As the average age of new boat buyers continues to rise, the industry needs to focus efforts on bringing young people into the boating lifestyle. Most people in the industry agree the best way to encourage an adult to buy a boat in her or her lifetime is to give them a positive experience on the water as a child.
Non-profit youth boating programs already have the understanding for how to reach out to these kids and get them involved, but often what they need most is the industry’s support. One local initiative is aiming to help its area kids boating programs and bring that model to the national level.
Randall M. Lyons, business manager at Newburyport Marinas, started a regional task force in Massachusetts, the Merrimack River Youth Boating Task Force, to talk about how to get more kids boating in the local community and what programs and events were already in place.
“I started thinking what can I do to make a difference to try to help this overall goal of getting kids on the water and ultimately help the stability of the business,” said Lyons, “because if we keep going at that rate, we’re going to age right out of [business] and it could become a major problem in the future.”
Lyons invited local harbormasters, Coast Guard personnel, marina operators, dealers, youth boating program officials and some state representatives.
“The best part about it, as far as I’m concerned, was the communication standpoint,” said Lyons. “A lot of people in that world didn’t know about the kid’s boating programs that were in place and the kids boating events that were coming up, so we were able to talk about that and they hopefully brought that information back to their database and sent out the information about the kids events.”
One event discussed was Merrohawke Nature School’s “Touch a Boat” event, held on June 4 and organized by Merrohawke’s Co-Founder and Executive Director Kate Yeomans. The task force members supported Merrohawke’s event once they were made aware of it through the meetings.
The local paper was invited to the first task force meeting, and ran a story afterward that included information about upcoming boating events in the area.
“It’s free marketing to get information out there,” Lyons said, “and hopefully that will improve the numbers for these events going forward.”
Lyons is also involved with the Recreational Boating and Leadership Council (RBLC) task force of youth boating representatives. As a member of the task force, Lyons and other members will be evaluating in 2016 if there is an avenue to hold a National Kids Boating Day in 2017. More information on National Kids Boating Day will be forthcoming as those efforts develop.
The goals of this day would be to challenge marinas, boat dealers and marine trades associations to take an active role in working with kids programs and support existing non-profit kids boating programs.
“These programs … already have the education there, they have the know-how to get kids out there,” said Lyons. “They’re non-profit youth boating programs that could use industry help. They could use help from their local communities, but they can also use help from the larger scale national communities and national for-profit boating industry businesses.”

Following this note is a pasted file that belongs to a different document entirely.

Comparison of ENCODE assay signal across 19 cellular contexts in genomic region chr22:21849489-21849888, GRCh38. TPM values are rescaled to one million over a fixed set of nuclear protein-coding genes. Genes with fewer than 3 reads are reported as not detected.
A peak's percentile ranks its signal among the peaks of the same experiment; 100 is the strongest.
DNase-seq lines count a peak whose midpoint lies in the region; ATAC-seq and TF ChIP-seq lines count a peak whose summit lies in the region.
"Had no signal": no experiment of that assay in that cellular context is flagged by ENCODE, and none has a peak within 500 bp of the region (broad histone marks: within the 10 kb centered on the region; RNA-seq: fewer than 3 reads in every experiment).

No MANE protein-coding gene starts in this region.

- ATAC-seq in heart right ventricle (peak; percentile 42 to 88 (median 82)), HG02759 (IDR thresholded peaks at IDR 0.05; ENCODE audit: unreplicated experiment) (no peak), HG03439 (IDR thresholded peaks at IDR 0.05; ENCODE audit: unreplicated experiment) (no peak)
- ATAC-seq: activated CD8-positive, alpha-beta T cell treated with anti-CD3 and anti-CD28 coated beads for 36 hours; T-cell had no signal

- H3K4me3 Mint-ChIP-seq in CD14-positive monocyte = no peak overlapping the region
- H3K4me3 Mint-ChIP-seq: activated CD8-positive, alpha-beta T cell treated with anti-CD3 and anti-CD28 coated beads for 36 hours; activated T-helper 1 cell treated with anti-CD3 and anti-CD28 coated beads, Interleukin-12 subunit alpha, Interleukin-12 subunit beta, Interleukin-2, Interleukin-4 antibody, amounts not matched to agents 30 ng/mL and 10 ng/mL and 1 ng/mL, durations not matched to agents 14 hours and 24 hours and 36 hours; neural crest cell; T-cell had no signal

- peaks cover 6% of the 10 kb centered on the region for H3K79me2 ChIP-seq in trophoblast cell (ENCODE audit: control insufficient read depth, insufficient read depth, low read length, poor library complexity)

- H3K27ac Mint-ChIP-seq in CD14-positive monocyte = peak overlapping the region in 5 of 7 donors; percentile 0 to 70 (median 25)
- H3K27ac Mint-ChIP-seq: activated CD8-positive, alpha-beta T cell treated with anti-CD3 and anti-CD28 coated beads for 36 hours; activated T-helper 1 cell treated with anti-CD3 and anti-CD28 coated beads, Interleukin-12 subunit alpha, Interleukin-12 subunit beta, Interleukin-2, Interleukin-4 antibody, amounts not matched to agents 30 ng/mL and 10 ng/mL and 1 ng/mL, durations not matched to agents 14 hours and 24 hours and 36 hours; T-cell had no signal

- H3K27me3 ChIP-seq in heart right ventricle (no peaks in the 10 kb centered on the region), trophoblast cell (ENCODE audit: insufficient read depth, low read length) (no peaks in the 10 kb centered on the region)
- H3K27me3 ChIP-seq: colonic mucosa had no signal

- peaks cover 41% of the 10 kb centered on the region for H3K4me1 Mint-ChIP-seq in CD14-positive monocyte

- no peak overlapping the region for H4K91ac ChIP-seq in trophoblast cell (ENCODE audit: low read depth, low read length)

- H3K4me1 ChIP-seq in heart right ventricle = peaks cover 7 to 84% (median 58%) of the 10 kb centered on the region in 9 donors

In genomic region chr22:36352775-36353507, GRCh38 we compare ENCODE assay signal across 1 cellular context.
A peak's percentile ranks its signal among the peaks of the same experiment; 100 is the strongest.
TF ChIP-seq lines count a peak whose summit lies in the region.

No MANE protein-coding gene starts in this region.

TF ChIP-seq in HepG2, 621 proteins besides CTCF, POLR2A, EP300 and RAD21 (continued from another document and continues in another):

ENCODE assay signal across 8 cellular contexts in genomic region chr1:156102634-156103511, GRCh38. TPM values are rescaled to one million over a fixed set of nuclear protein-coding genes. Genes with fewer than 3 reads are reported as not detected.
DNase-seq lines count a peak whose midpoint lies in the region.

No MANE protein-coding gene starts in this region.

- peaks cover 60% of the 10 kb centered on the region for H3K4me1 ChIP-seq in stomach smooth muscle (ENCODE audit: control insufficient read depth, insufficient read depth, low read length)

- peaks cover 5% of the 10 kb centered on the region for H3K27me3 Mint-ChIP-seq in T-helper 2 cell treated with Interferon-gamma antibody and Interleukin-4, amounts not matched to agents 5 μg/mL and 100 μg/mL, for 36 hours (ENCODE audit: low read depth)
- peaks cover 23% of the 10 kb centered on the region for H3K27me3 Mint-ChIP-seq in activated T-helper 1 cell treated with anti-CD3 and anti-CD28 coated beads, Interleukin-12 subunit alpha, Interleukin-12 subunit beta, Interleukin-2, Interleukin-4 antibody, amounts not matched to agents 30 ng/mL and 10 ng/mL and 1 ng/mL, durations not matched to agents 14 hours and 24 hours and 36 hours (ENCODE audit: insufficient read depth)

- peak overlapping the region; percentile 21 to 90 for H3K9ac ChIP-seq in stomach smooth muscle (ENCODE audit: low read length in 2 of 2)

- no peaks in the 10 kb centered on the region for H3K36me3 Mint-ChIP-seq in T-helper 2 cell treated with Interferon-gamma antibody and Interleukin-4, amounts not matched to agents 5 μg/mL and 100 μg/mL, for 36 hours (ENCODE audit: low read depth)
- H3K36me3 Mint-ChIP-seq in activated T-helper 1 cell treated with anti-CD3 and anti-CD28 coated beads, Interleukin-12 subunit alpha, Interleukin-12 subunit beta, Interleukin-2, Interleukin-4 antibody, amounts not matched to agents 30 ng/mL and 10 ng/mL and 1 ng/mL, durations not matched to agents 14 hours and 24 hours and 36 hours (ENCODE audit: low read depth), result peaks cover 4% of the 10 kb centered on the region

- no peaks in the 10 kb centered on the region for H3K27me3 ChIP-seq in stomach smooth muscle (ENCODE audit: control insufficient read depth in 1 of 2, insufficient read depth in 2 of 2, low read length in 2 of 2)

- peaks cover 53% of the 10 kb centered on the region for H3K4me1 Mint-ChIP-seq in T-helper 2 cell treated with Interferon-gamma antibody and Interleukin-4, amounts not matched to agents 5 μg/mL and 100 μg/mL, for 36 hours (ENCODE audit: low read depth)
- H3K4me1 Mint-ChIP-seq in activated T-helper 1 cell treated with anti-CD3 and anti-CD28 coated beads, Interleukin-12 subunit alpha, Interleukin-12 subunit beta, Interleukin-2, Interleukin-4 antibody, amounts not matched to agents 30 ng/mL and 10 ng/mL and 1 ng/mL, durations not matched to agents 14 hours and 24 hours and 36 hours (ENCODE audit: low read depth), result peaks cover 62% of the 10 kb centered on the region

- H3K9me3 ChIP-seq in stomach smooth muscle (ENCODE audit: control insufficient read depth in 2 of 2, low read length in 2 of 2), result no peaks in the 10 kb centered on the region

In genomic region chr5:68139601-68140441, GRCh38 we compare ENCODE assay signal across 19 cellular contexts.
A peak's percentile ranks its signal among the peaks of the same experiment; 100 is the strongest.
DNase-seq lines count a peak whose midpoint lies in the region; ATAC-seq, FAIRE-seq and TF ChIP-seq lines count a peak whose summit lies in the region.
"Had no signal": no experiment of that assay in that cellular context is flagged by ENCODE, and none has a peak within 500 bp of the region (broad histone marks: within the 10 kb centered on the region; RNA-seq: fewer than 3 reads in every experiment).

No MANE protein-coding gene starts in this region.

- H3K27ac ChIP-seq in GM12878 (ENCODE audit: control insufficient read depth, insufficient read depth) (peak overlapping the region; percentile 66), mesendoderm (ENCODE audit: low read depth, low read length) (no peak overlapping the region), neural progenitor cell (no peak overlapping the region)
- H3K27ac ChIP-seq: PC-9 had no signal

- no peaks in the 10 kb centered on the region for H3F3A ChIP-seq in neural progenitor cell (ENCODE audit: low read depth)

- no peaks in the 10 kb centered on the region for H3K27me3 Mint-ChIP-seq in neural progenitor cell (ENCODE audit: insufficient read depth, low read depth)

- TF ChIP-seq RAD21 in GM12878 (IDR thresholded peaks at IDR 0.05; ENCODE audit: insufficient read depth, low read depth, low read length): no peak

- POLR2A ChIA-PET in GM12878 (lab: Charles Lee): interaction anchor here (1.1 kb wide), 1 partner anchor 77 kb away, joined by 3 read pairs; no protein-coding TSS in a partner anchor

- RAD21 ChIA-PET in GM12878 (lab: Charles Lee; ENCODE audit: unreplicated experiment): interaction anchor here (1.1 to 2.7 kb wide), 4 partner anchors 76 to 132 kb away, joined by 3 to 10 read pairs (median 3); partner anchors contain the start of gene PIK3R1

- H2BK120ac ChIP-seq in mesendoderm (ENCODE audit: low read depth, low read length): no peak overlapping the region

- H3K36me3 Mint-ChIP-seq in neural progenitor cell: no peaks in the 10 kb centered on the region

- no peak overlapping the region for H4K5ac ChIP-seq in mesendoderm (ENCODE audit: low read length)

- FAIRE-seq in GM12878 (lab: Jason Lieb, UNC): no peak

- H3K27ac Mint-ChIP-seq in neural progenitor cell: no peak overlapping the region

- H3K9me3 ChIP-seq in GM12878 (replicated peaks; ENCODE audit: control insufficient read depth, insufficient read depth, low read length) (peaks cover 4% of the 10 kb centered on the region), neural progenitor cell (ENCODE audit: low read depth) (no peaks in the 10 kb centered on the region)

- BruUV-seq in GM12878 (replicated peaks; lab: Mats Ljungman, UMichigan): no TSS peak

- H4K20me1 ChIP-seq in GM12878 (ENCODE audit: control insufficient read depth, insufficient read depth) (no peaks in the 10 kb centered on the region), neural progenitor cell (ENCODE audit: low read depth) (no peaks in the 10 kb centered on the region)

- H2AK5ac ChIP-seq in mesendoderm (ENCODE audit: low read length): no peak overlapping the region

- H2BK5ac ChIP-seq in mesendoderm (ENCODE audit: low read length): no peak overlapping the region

One national program Lyons has spoken with is the Spirit of America Foundation, a 22-year-old youth boater education foundation that works with schools to offer recreational water-based programs.
“I think the most important thing is to provide some sort of initial education, and not just out [kids] on the water. I think that we forget sometimes what it felt like to be that six-, seven-, eight-year-old first timer on the boat, and sometimes they don’t want to verbalize or are embarrassed to say that they might be fearful, and we don’t want to frighten away young people from boating because we haven’t given them some type of education,” said Cecilia A. Duer, executive director of Spirit of America.
Spirit of America began hosting a National Take Our Youth Boating Week in 2014, which surrounds July 4 and has been acknowledged by Congress. Ultimately, Lyons hopes to eventually combine or support Spirit of America’s efforts with this youth boating week, along with other non-profit initiatives like it.
“They’ve got the same ultimate goals and passions of getting kids out there and creating and building safe boaters for the future,” said Lyons.
It’s not easy to see the direct return on investment of working with kids programs and businesses may be concerned about having enough time to focus on youth boating efforts. However, the sustainability of the industry should be a pressing concern for all.
“As far as I’m concerned, if you’re invested in the future of the boating industry, it’s a necessary thing that people need to be paying a little bit more attention to going forward,” said Lyons. “These youth boating programs have the knowledge and understanding to do it and they’re doing it today, so I think by supporting them it ultimately supports the future of the industry.”